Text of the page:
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Letter: Development must reflect Burnaby’s long-term needs

Council faces challenge of reconciling opposition from some current residents with “the obligation to prepare for our future neighbours over the next 30 to 50 years."
A park under construction at the City of Lougheed development in Burnaby, B.C.


Re: Letter to Editor: 'Monstrous' developments are unhealthy for Burnaby.

Further to that letter, what is truly extraordinary about this neighbours’ view is how piecemeal such thinking truly is.

The facts are simple. Burnaby needs to accommodate a fast-growing population and must do so in the most sustainable way possible. And before anyone blames Burnaby council for the concentration of development along west Lougheed, let’s look back some 25 years. The BC NDP government of the day approved construction of the Millennium line, which bookends the Buchanan West MasterPlan area.

In the absence of this intergenerational rapid transit investment, Lougheed would now need to be much wider to accommodate this growing population. Do we really believe more cars on the road is healthy?

And what evidence does this writer have that the units will go unsold? And even if true, might this excess inventory be good for the market by deeply driving down prices?

And for park space, immediately to the north of the Buchanan West area, the City has long been acquiring adjoining residential parcels to expand the Willingdon Heights Park. A great park getting even bigger with every old single-family house that gets demolished to make more green space available for this growing area.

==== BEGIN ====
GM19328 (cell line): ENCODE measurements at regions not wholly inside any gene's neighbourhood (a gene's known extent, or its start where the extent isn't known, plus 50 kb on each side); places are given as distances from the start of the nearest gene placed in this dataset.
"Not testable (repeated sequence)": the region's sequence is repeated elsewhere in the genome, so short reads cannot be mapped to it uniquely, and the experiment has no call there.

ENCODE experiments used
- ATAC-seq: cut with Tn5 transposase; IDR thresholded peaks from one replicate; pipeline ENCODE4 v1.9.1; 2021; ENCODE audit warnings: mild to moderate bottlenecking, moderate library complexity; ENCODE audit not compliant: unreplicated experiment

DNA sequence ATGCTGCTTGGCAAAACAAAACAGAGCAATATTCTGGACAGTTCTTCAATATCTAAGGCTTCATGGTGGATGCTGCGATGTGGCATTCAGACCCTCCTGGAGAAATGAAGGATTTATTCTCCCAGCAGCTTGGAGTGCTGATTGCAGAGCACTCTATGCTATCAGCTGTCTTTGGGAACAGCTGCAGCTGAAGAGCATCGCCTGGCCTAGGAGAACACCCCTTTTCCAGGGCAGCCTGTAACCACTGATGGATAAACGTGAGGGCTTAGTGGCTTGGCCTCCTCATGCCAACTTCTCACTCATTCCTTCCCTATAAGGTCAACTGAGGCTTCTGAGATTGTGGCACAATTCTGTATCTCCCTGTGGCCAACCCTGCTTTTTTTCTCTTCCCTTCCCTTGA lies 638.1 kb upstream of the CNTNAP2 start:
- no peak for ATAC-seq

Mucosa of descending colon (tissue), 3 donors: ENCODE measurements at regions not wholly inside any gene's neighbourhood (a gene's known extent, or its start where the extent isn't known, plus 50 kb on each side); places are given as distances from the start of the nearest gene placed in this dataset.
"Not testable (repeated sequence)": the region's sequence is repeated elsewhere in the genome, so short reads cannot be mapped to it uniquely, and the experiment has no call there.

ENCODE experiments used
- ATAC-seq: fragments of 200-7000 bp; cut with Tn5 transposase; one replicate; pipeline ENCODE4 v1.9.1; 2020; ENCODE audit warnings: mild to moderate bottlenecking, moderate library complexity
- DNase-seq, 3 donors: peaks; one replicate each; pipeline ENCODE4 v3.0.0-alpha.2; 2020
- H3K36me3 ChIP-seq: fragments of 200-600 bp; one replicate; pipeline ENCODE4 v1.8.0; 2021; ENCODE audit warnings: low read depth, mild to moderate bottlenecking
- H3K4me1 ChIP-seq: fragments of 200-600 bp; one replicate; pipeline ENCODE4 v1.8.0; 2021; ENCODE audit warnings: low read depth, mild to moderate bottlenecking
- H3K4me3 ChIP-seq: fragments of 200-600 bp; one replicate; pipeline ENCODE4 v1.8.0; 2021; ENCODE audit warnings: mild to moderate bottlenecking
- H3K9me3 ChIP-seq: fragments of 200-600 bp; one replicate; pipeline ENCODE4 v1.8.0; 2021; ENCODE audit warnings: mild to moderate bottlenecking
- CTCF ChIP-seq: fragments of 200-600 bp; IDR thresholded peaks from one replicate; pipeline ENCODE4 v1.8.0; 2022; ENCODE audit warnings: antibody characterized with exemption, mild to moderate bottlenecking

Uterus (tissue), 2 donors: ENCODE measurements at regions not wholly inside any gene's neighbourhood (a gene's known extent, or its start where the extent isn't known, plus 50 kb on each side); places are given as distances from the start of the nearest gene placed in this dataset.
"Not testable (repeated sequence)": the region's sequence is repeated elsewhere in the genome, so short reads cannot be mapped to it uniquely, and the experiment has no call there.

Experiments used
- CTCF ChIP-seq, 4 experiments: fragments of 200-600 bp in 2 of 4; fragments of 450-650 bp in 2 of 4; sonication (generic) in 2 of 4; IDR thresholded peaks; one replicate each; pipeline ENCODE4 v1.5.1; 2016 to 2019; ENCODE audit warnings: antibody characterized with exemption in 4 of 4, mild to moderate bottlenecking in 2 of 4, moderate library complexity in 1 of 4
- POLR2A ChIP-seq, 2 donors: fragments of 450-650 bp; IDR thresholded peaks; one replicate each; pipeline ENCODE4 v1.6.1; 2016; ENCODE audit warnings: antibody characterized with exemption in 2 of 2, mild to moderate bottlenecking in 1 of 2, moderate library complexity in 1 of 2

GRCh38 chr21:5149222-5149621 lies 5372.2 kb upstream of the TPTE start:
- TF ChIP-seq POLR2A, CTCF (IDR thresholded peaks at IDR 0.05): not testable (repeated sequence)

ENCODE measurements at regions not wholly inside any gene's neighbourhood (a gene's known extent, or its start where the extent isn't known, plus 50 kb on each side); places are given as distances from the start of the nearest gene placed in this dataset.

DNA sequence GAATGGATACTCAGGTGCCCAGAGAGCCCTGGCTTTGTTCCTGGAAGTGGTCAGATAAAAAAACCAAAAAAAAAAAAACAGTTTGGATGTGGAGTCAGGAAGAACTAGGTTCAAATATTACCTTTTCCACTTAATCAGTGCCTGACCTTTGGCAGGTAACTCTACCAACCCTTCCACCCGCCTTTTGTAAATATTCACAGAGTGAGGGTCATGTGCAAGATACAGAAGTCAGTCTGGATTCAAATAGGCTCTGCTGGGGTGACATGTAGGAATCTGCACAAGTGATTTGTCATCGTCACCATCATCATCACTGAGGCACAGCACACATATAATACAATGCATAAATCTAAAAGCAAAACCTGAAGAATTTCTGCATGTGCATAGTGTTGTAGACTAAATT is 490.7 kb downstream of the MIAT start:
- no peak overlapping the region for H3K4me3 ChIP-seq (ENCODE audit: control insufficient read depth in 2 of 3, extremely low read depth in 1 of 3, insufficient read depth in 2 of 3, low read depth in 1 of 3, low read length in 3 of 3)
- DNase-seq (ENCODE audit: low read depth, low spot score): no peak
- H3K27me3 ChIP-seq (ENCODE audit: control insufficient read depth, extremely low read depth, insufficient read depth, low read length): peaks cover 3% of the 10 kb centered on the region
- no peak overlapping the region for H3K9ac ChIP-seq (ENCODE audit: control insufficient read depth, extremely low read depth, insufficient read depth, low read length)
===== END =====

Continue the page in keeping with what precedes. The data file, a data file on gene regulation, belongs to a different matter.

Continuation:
Where I can agree is that the City needs to expand what is called “missing middle” housing forms. And guess what, on Feb. 28, a public hearing is scheduled to update the Bainbridge and Lochdale Village plans that cement into the City plans exactly more of this kind of much-needed ground-oriented housing. I encourage everyone to support this initiative as reminding council that just because a few oppose pretty much any change, responsible development together with purposeful sustainability-oriented design will make Burnaby just that much better.

No city plan is perfect, but Burnaby’s does take advantage of high-quality rapid transit, growing park space, and ensuring other forms of housing are available in nearby village centers.

Finally, when council considers any Official Community Plan amendment as contemplated for West Buchanan, they have a truly difficult challenge of reconciling the often selfish wants of current residents with the obligation to prepare for our future neighbours over the next 30 to 50 years.

And if we accept the objection from this writer, do we really want our politicians only thinking about what is happening prior to the next election? Let’s demand more from our elected officials than that way- too-narrow worldview.

Joe Sulmona
North Burnaby